The soft cases that are often bundled with higher-end lenses are good for preventing minor scrapes and bruises, but offer little when it comes to protecting your glass against harsher dangers. The BETA Shell line of SLR lens cases are designed to guard your lens against most things extreme environments can throw at them, offering protection from water, impacts, and extreme temperatures.
The cases range in price from $45 to $84 depending on the size of your lens, and are available through the official website.
This surreal video might seem like some sort of abstract, computer-generated art project at first glance, but take a closer look and you’ll probably realize what’s going on. Flickr user cshimala attached a GoPro Hero HD to his front windshield and shot some footage as he drove around Chicago. He then mirrored the footage in post, sped it up, and set it to Liquid Summer by Diamond Messages.
Forget the uber-expensive Leica cameras with their special edition embossed ostrich skin. Custom cut exotic skins is what it’s all about! CameraLeather is a company that can outfit or restore your camera with a wide range of different materials. You can go from the basic goat skin leather all the way up to lizard and snake skins. The above Olympus camera is sporting the black & white cobra skin covering. It’s not too pricey either — outfitting a 35mm SLR with snake skin starts at $40.
Inanimate objects in video games have long been quite realistic, but facial expressions on human characters haven’t been nearly as believable. For a new game called “L.A. Noire” by Rockstar Games, a newly developed piece of technology called MotionScan was used in which real actors are surrounded by a whopping 32 cameras to accurately document both their body motions and facial expressions. As you can see in the behind-the-scenes video above, human characters in video games are about to get a whole lot more realistic — we’re just about out of the uncanny valley.
Now that you’re older and not playing with stuffed animals any more, you’re probably not keeping coins in a piggy bank either. Instead, you can save up for your next camera or lens with this awesome “piggy bank” that look like a Canon 350D with an 24-105mm L lens attached. Coins are inserted through a slit in the lens, and can fill up the camera body as well. it’s available for about $23 over at 100milligrams.
In addition to slowly replacing the need for compact cameras, the cameras found on mobile phones will also have a huge impact on how we live our lives in the area of augmented reality. Word Lens is a crazy new free app for the iPhone that translates between Spanish and English in real-time in the video feed, allowing you to read the world in your language through your cell phone. As this technology becomes available for more and more languages, it will change the way people survive in foreign countries.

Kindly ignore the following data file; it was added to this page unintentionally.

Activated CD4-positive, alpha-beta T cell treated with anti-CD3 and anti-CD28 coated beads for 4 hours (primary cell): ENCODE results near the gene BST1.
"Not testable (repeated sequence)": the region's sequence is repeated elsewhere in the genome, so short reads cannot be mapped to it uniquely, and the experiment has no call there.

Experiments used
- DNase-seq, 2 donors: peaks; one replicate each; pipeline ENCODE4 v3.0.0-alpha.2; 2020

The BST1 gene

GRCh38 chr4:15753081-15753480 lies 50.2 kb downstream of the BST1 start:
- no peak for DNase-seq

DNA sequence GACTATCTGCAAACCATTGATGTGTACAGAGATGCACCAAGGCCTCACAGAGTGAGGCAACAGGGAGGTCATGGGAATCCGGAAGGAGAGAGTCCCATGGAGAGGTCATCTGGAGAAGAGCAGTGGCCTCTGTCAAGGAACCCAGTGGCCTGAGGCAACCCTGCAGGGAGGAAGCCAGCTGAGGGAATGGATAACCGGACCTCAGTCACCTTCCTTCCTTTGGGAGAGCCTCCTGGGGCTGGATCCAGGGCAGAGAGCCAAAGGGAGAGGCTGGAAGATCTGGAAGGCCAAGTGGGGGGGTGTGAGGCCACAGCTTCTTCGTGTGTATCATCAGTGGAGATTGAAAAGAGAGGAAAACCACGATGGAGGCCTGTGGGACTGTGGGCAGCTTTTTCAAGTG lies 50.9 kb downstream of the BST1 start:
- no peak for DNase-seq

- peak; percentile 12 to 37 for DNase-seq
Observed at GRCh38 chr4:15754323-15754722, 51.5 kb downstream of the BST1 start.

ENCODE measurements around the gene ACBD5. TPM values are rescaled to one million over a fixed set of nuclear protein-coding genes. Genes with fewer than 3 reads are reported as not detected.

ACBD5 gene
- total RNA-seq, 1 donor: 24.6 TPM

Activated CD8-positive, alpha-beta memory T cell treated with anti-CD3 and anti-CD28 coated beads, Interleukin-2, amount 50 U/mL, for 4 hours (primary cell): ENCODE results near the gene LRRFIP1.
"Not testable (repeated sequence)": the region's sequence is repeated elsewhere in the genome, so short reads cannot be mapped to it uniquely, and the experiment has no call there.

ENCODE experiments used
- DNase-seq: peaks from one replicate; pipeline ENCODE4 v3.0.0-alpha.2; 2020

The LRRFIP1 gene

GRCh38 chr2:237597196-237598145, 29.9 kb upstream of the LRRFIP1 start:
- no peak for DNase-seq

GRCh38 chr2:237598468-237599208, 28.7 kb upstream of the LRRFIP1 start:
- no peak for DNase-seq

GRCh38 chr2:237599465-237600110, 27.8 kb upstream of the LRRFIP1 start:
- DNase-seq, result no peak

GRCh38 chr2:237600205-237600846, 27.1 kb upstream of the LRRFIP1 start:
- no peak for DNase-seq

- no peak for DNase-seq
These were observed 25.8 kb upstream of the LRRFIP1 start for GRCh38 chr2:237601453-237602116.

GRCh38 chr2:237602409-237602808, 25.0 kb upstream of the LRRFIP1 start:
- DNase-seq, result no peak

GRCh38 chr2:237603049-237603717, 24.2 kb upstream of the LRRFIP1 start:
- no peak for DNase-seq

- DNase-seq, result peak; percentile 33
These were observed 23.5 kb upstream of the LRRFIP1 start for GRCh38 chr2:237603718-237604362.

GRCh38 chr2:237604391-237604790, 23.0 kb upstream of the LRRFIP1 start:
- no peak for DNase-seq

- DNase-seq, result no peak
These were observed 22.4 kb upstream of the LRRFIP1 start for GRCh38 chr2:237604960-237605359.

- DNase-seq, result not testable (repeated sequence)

Sorry that this year’s list of awesome photography gifts comes even later than last year’s… we’ll try to have it ready earlier in 2011. This year we have 10 fun, novel, and/or useful gifts for photography-lovers you love… Read more…
Leica recently ran a series of billboard advertisements promoting the S2 medium format DSLR and V-Lux 1. The billboards were quite unique in that they were individually made to show the wall they were placed on, with the details of the wall blown up to highlight the 12x optical zoom of the V-Lux 1 and the 37.5 megapixel sensor of the S2. Read more…
Chris Kotsiopoulos of GreekSky made this crazy lightning photograph by stacking a large number of separate shots. He tells us,
It was past midnight when I heard from my home at Halandri, Athens an unusual rate of thunders (one every 7-8 seconds!) coming from the Olympic Stadium area 2-3 kilometers away from my home.
Without second thought, I grabbed the camera and the tripod drove quickly to the spot. I set the camera under a tent and I started taking continuous shots. I used an intervalometer so I didn’t have to be behind the camera all the time. I even took a chance by placing my self in the field of view in one of the shots. Fifteen minutes later, it started to rain and the storm was approaching, so I found shelter under the bridge at the right. Finally after 32 minutes, among the hundreds of shots taken, I captured 51 lighting strikes (9 shots where destroyed because of the excess brightness). The photo processing was fairly simple. I stacked the 42 lighting shots with Startrails software, and did some minor improvements with Photoshop.
We’re glad he took the risk of standing in his photo — it’s not often you see one of these shots with people in them. If you want to learn more about how to create this kind of photo yourself, check out this lightning shooting tutorial we posted a while back.
I don’t know about you, but if it weren’t for the protective case on my smartphone, it would have probably needed to be replaced a long time ago. If cell phones have protective skins and cases, why shouldn’t cameras? Camera Armor is a protective case that’s custom designed for each separate DSLR model, and is available for both Canon and Nikon bodies — and a few others as well.
In addition to the silicon body skin, the system also includes protection for your lens, LCD screen, and other individual components of your kit. The cost of this protection is $40, which is pretty cheap compared to some of the novelty items we’ve featured here.